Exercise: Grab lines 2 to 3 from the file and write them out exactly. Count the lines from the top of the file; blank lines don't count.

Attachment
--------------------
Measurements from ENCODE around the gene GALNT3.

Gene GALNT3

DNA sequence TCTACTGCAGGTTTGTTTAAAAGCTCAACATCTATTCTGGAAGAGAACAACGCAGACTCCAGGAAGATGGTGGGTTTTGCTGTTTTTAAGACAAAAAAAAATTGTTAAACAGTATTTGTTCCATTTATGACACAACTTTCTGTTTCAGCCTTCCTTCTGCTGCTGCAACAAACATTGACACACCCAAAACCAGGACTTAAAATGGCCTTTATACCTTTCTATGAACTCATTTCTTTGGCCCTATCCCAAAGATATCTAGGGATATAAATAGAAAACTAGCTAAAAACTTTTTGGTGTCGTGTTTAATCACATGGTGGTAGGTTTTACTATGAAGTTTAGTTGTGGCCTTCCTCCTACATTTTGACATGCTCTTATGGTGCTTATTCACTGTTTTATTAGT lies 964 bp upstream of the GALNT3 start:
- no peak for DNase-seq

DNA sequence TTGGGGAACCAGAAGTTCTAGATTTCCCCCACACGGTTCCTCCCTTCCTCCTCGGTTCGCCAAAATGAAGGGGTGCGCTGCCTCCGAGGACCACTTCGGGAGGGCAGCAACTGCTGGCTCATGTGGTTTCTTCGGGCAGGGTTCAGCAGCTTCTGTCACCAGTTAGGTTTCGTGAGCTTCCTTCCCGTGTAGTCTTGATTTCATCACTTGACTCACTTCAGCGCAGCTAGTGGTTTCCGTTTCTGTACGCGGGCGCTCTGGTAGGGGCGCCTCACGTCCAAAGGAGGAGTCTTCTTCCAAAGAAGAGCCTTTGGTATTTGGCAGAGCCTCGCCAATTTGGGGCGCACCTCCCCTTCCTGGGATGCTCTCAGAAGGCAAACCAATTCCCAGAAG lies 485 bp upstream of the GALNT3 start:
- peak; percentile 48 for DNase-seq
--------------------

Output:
Gene GALNT3

DNA sequence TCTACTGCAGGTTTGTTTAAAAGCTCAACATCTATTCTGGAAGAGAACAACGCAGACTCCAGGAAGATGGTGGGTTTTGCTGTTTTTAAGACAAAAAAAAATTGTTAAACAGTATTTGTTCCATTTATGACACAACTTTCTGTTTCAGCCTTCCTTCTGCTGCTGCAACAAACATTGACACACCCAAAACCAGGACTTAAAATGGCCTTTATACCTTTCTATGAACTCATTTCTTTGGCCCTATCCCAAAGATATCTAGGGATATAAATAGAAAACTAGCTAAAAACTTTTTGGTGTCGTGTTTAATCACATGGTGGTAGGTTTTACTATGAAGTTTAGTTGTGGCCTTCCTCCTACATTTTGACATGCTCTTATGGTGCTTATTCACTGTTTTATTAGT lies 964 bp upstream of the GALNT3 start: